Hospitalization forecast to inform COVID-19 pandemic planning and resource allocation using discrete event simulation

Philip Erick Wikman-Jorgensen, Angel Ruiz, Vicente Giner-Galvañ, Jara Llenas-García, José Miguel Seguí-Ripoll, Jose María Salinas Serrano, Emilio Borrajo, José María Ibarra Sánchez, José P. García-Sabater, Juan A. Marin-Garcia


Purpose: This study aims to address the pressing need for accurate forecasting of healthcare resource demands during the COVID-19 pandemic. It presents a novel approach that combines a stochastic Markov model and a discrete event simulation model to dynamically predict hospital admissions and daily occupancy of hospital and ICU beds.

Design/methodology/approach: The research builds upon existing work related to predicting COVID-19 spread and patient influx to hospital emergency departments. The proposed model was developed and validated at San Juan de Alicante University Hospital from July 10, 2020, to January 10, 2022, and externally validated at Hospital Vega Baja. The model involves an admissions generator based on a stochastic Markov model, feeding data into a discrete event simulation model in the R programming language. The probabilities of hospital admission were calculated based on age-stratified positive SARS-COV-2 results from the health department's catchment population. The discrete event simulation model simulates distinct patient pathways within the hospital to estimate bed occupancy for the upcoming week. The performance of the model was measured using the median absolute difference (MAD) between predicted and actual demand.

Findings: When applied to data from San Juan hospital, the admissions generator demonstrated a MAD of 6 admissions/week (interquartile range [IQR] 2-11). The MAD between the model's predictions and actual bed occupancy was 20 beds/day (IQR 5-43), equivalent to 5% of total hospital beds. For ICU occupancy, the MAD was 4 beds/day (IQR 2-7), constituting 25% of ICU beds. Evaluation with data from Hospital Vega Baja showcased an admissions generator MAD of 2.42 admissions/week (IQR 1.02-7.41). The MAD between the model's predictions and actual bed occupancy was 18 beds/day (IQR 19.57-38.89), approximately 5.1% of hospital beds. The ICU occupancy MAD was 3 beds/day (IQR 1-5), making up 21.4% of ICU beds.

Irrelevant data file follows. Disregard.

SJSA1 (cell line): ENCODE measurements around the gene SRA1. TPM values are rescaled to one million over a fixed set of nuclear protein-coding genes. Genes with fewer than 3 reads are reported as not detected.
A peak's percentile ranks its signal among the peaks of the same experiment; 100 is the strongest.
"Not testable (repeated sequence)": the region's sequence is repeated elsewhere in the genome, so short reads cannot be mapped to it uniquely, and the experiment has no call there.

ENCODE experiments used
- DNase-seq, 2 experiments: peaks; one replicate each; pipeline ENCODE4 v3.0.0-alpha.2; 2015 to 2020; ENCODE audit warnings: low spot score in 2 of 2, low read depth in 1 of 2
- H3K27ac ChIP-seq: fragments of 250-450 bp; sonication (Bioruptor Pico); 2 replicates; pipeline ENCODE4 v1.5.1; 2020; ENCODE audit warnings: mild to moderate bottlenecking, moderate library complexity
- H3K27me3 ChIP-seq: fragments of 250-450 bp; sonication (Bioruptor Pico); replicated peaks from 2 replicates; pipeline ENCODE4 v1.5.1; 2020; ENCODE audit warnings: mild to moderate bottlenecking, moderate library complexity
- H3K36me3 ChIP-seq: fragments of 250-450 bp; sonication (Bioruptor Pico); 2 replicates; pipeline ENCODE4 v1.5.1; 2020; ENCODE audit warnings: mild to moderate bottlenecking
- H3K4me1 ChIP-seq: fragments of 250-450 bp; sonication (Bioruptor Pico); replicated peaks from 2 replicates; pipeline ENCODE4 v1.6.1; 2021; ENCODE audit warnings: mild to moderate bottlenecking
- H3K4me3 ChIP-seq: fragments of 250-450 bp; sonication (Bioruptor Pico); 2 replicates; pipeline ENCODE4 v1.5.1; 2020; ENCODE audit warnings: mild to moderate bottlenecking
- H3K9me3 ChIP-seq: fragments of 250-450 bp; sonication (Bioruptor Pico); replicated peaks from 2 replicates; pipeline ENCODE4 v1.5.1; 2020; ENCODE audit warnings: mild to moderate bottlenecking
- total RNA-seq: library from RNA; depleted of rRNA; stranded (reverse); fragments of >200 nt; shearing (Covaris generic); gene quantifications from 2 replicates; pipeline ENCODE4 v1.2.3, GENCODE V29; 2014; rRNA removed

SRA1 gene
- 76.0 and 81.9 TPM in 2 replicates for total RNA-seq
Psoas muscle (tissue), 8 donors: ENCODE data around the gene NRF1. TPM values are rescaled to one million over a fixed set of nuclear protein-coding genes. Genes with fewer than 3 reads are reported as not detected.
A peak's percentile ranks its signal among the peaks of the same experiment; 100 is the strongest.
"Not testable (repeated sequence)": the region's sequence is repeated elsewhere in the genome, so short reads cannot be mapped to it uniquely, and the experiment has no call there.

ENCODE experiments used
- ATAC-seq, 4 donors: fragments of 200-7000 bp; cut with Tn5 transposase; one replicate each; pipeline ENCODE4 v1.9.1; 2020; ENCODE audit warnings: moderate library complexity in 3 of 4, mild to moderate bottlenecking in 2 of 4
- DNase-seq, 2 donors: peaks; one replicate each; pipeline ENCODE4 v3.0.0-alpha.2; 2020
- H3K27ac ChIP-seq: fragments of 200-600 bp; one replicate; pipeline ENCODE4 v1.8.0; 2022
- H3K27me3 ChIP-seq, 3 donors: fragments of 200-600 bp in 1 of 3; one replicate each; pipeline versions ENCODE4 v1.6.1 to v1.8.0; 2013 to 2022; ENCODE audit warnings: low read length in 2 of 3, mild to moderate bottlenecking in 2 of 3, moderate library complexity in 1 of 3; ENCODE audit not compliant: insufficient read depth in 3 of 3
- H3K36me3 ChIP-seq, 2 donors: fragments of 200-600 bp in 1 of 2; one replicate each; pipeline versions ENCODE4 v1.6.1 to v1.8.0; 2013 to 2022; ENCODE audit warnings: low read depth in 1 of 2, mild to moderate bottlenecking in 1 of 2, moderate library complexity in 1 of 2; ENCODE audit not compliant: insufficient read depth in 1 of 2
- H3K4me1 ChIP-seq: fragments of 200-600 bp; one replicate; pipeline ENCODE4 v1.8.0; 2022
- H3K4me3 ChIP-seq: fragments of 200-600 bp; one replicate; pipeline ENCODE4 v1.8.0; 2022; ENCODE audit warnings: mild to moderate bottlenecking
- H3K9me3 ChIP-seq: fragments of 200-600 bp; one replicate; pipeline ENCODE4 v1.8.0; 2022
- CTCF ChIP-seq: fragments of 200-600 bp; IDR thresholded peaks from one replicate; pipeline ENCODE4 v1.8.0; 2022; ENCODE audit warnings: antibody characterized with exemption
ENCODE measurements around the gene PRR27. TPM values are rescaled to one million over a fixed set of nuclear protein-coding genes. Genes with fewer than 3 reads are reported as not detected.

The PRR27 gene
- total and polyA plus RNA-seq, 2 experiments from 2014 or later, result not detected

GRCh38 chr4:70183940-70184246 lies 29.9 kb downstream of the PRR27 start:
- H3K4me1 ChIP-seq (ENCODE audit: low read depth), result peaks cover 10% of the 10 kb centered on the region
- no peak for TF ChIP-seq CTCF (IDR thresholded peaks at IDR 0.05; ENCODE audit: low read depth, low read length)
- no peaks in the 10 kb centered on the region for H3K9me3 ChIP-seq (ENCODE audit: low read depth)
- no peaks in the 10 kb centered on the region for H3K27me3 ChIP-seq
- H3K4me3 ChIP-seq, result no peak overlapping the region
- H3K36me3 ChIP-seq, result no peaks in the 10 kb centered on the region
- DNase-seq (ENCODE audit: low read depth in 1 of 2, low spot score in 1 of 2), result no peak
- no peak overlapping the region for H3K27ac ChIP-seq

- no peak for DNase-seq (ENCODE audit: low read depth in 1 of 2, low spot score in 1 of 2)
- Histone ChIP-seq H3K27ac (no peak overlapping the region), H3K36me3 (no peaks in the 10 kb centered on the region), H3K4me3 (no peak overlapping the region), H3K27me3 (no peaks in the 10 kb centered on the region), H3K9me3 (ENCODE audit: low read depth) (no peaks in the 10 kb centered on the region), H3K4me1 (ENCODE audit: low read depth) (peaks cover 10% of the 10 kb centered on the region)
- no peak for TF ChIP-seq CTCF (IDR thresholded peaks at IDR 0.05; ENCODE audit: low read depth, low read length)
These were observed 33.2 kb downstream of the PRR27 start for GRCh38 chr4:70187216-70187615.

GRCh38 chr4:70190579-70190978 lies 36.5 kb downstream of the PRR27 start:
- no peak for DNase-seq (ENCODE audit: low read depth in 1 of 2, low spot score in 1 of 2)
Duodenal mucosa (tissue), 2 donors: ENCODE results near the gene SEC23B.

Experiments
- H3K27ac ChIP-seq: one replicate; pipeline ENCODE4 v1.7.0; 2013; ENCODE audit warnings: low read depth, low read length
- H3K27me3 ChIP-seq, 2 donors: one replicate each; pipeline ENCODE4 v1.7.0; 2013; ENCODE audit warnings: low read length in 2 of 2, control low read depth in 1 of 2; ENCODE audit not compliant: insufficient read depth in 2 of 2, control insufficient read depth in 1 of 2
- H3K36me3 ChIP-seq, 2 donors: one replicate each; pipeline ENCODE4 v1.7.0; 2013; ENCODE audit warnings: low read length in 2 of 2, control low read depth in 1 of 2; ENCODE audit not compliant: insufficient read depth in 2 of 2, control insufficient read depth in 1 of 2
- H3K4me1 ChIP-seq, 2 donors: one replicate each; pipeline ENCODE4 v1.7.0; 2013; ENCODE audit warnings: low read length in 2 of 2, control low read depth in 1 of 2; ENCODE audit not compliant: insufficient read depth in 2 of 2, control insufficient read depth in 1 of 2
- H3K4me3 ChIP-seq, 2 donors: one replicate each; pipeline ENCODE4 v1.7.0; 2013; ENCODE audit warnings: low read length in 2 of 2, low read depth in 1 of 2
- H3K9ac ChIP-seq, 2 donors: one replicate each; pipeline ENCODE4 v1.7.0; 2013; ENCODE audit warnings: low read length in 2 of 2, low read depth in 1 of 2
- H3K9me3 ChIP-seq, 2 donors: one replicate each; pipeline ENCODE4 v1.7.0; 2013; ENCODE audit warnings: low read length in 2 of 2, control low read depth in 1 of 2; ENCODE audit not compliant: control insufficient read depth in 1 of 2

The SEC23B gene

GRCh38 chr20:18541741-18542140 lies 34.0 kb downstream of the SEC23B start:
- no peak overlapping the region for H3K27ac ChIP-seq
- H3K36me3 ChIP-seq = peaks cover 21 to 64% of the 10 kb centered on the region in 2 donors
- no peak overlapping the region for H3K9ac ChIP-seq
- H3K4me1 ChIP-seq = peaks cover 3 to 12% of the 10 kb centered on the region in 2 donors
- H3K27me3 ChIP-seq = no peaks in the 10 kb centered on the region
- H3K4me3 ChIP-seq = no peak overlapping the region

Practical implications: The dynamic predictions of hospital admissions, ward beds, and ICU occupancy for COVID-19 patients proved highly valuable to hospital managers, facilitating early and informed planning of resource allocation. Additionally, this study underscores the importance of utilizing simulation techniques to predict and manage hospital occupancy levels, thereby enhancing decision-making in hospital bed management, not only during pandemics but also during regular periods.

Originality/value: This study introduces a novel hybrid approach that combines stochastic modeling and discrete event simulation to forecast healthcare resource demands during the COVID-19 pandemic. The methodology's effectiveness in predicting admissions and bed occupancy contributes to improved resource planning and situational awareness.


COVID-19, resource allocation, hospitalization forecast, planning, management, incidence, mathematical model, discrete event simulation

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Licencia de Creative Commons 

This work is licensed under a Creative Commons Attribution 4.0 International License

Journal of Industrial Engineering and Management, 2008-2024

Online ISSN: 2013-0953; Print ISSN: 2013-8423; Online DL: B-28744-2008

Publisher: OmniaScience